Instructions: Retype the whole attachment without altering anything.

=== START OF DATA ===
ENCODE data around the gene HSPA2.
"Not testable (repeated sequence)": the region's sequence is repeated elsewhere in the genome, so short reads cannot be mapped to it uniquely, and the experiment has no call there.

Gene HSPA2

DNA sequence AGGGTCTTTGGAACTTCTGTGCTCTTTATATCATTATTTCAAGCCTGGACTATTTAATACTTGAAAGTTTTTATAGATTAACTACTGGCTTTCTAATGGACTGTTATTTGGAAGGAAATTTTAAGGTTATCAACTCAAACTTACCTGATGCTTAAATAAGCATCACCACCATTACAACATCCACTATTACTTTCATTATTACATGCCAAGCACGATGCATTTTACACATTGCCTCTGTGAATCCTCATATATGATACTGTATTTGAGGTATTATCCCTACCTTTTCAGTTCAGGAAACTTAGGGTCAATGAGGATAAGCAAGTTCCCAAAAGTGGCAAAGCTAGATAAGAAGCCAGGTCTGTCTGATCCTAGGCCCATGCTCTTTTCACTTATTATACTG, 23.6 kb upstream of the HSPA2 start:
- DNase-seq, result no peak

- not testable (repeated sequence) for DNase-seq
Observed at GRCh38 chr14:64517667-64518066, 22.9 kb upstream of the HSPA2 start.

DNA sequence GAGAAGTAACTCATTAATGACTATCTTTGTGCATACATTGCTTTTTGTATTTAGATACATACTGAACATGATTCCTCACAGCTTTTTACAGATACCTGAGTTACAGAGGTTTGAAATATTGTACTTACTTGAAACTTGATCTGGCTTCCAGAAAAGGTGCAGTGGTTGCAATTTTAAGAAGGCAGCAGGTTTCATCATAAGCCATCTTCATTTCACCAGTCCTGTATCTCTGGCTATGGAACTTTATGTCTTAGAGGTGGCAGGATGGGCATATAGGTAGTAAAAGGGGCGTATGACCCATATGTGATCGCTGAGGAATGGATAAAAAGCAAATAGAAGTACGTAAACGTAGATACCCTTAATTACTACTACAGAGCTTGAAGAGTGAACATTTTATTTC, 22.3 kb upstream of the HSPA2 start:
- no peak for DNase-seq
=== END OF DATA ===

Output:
ENCODE data around the gene HSPA2.
"Not testable (repeated sequence)": the region's sequence is repeated elsewhere in the genome, so short reads cannot be mapped to it uniquely, and the experiment has no call there.

Gene HSPA2

DNA sequence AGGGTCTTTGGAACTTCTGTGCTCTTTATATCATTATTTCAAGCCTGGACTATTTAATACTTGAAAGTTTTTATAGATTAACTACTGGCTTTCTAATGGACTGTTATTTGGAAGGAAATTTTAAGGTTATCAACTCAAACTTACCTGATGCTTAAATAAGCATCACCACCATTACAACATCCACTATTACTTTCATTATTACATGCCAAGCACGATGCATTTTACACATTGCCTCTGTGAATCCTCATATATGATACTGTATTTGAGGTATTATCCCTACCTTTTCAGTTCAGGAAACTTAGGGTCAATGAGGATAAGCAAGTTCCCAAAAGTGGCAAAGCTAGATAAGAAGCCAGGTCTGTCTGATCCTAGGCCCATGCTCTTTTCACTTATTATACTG, 23.6 kb upstream of the HSPA2 start:
- DNase-seq, result no peak

- not testable (repeated sequence) for DNase-seq
Observed at GRCh38 chr14:64517667-64518066, 22.9 kb upstream of the HSPA2 start.

DNA sequence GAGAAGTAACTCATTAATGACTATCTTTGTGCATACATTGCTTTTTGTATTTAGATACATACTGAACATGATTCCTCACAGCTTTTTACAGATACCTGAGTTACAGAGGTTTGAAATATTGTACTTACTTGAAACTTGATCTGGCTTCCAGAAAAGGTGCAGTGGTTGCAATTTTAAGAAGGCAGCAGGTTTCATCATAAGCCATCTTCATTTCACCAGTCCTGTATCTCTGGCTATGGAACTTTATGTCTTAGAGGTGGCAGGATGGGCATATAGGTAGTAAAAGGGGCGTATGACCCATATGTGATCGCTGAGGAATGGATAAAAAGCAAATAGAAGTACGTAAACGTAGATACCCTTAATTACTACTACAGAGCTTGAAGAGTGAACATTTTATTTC, 22.3 kb upstream of the HSPA2 start:
- no peak for DNase-seq